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What’s that smell?

My Take | July 10, 2017 | By:

There have been antimicrobial and antibacterial treatments available for textiles for some time now, and they’re effective against a variety of serious pathogens. It’s understandable that the textile industry has focused on tackling dangerous infections rather than … well, stinky clothes.

One might expect that a treatment that can kill microbes that cause illness and infections will destroy malodors, too. Not necessarily. In fact, there’s even a word for odors that won’t wash out of textiles: permastink. That’s right, permanently stinky clothes. And you don’t have to be a marathon runner to run across this problem.

With the popularity of “athleisure” clothing in the workplace – and every place – even a relatively sedentary office worker can add “permastink” to his or her vocabulary. The reason may be in the material: the wonderfully versatile polyester, which is a popular fabric for athletic and leisure clothing. And why not? It keeps its shape nicely, dries fast and its comfortable.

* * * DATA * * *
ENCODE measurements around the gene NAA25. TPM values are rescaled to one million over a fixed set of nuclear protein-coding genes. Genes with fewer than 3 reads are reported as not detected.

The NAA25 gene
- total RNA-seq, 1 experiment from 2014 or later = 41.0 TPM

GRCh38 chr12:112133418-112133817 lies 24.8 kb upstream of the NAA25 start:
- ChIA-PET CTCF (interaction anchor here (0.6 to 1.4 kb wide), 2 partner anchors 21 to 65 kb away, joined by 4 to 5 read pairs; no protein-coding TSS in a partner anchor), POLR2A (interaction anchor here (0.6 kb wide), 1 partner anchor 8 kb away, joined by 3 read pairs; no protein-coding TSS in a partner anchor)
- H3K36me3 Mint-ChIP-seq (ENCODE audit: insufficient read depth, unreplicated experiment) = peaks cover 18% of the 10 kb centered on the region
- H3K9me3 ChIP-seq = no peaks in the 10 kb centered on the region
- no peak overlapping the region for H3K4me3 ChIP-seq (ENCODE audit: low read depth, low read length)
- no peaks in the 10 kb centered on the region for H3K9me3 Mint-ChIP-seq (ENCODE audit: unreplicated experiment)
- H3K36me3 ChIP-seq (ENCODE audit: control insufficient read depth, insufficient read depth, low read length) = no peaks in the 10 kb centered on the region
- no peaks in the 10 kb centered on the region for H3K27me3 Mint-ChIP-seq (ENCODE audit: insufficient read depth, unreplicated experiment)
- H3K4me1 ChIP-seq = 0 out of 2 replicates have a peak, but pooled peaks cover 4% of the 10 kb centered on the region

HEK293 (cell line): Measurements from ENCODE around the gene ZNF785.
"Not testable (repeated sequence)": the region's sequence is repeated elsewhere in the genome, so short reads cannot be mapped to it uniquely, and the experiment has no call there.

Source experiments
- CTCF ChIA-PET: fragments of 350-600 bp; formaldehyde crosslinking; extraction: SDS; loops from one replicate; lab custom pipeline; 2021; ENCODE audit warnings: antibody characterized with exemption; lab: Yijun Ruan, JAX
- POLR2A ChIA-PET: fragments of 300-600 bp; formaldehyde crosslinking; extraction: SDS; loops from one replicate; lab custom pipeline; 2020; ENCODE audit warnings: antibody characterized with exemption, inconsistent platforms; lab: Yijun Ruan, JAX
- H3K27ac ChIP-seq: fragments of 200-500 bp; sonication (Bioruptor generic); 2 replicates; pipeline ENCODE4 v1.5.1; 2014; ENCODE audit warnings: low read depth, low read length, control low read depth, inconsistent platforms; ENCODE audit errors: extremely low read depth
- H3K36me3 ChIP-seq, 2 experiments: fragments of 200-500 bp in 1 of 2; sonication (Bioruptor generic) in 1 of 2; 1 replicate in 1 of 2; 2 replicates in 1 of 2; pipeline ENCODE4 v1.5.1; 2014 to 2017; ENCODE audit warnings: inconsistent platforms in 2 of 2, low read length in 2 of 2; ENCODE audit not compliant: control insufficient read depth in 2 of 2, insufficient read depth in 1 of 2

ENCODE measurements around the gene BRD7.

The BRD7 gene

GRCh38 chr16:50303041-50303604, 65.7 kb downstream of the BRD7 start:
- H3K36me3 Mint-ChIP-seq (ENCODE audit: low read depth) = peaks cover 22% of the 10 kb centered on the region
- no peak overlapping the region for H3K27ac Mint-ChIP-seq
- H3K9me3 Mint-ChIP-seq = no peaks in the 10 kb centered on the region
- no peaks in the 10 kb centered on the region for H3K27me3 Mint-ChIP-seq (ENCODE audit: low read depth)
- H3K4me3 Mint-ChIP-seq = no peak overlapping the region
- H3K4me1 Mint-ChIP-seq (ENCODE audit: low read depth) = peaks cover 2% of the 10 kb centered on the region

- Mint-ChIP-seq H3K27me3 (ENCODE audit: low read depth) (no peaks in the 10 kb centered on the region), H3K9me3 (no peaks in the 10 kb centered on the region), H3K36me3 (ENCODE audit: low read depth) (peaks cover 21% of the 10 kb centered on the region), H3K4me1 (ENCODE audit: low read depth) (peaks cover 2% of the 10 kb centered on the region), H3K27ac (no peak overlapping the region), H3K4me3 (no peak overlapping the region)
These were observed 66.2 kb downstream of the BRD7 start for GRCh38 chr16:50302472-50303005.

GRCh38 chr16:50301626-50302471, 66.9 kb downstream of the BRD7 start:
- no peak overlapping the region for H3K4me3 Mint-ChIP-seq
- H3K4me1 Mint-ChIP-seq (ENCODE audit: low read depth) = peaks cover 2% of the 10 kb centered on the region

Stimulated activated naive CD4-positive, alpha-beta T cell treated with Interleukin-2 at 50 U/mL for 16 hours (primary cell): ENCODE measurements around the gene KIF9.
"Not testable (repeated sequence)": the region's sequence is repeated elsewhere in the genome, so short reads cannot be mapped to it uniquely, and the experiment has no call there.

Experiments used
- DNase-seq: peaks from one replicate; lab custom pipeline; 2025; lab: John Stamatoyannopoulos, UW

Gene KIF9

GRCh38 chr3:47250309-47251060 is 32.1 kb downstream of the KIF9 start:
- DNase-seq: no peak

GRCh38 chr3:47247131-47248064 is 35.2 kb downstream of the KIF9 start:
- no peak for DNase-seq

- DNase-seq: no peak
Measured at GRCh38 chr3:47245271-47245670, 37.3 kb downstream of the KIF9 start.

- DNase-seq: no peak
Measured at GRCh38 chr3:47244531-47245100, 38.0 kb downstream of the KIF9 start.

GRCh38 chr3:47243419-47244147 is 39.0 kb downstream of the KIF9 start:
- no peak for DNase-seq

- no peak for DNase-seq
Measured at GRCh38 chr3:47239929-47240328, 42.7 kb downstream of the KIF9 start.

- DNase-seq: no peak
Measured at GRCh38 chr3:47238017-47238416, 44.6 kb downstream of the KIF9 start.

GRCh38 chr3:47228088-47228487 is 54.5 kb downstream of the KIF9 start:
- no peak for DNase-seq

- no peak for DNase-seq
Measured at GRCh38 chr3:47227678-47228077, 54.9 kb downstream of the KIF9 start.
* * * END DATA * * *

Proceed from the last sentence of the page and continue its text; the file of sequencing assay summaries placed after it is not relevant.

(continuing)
But it has a problem. A story on in September 2014 reported that researchers at the University of Ghent, Belgium, think they know what it is: “The bacteria that flourish on a sweaty polyester T-shirt are different from those that grow on cotton.” Furthermore, industry researchers have found that once those smells are trapped in the fabric, resulting in permastink, washing the garment (or the bedding, or other textile product) isn’t likely to get rid of it.

Sounds bad, doesn’t it? Except that help is on the way. You won’t have to transfer the gym bag you forgot in the trunk of your car (parked in the hot sun) directly to the trash or recycling. You will have to pay attention to the information on the tags of your clothing purchases, though. You can start by reading Debra Cobb’s feature on this site, “Rethinking odor control,” so when you read the tag you’ll know for sure that you’re getting a product that uses a textile designed for odor control.

With the success of these new technologies, you might even be able to wear your clothes from the gym to the office. But don’t do that quite yet, please.

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